Luckily 2 people from my TA group were on the winning team, and we had one person on the 2nd and 3rd place teams as well, so we still got a good amount of points during that challenge.

We also had a full 4 hours back to back of project development time which was really nice because we were able to make a ton of progress on our 2 major projects. Our team showed great collaboration skills again during this time with quickly splitting into groups to divide and concur tasks. I think one of the best parts about being at a nerd camp is how I think we all feel more trustworthy of each other to get their share of work done well than perhaps some of our actual class members at school. This trust really allows us to get a lot done because jobs can be assigned and everyone feels confident that they will get done in a timely fashion.

I’m so excited to see how things keep playing out for Team Team, and it’s sad to think it’s almost time to leave these awesome people!


Same Process New Way


Today I was totally in my zone because we did a ton of brainstorming! Now that we know about all of the projects, today we started brainstorming ideas for our sea perch designs and our product pitch. However, the designs are top secret so I’m not going to reveal anything until things go public, but I will discuss the process.

It’s always kind of weird to brainstorm with a new group of people because everyone has slightly different methods that work best for them. Plus I feel like I do so much brainstorming with ID that I’ve gotten use to having a really some sort of plan and method to brainstorming typically with time limits, but the average person’s instinct is to just all kind of start thinking and talking with people. I discovered quickly that trying to be super organized wasn’t going to be how this team operated for now at least.

We ended up naturally splitting into two groups and deciding which group would work on the surface robot and which would work on the under water one. Then we brain stormed ideas with out groups by drawing on the chalkboard then expanding our groups a little. Then finally we talked to the other team about their design to give feedback and discussed how we would split up the limited materials we have. We went back and forth at this step a few times, but then my team finally felt confident to go a head and start working on building our design (which we had already confirmed with the other group on).

I must say that it bugged me some that we could get our materials until like 40 minutes in because it was hard to brainstorm ideas without being fully aware of what we had besides a list of objects without dimensions or descriptions. I also don’t know if our end design will really win in the innovative category because to me it seems rather simple, which you know may be okay if it ends up working the best. It made me wonder if we could have taken more time trying to think of innovative solutions rather than just starting with productive solutions. I wonder how what task you start with effects the end results.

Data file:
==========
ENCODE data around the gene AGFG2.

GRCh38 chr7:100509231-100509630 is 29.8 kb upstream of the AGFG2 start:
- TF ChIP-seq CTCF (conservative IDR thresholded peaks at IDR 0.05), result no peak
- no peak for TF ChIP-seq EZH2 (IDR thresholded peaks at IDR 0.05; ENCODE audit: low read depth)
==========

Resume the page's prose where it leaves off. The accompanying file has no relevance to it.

Later in the night we were brainstorming product ideas (that could literally be any idea for a product). I’m use to starting with finding problems then getting sticky notes and brainstorming creative solutions. Here we were given free range to just think of any solution and I must say I found it harder to brainstorm good ideas while thinking this way. This time we were lead by our TA’s and had 45 minutes to come up with 100 ideas (which to be honest seemed long compared to some time limits I’ve been given, and yet we went over time to come up with a full 100). I also noticed we had a lot of ideas shut down which was odd. Most of the time they were shut down because the idea already existed, but I feel like that hasn’t stopped a brainstorm of mine in the past. It was just odd…

I mean I still had a lot of fun and we came up with some good ideas (but we don’t really decide until tomorrow), but it was just interesting to go through a familiar process a different way. I guess you just have to do whatever works best for the team, and today our team kicked butt during our Mission Impossible game and came in first place scoring the first 100 points for the engineering challenge this term!!! I think I love our team spirit and bond the most of anything because it makes being around each other really fun as well as productive because we listen to each other well.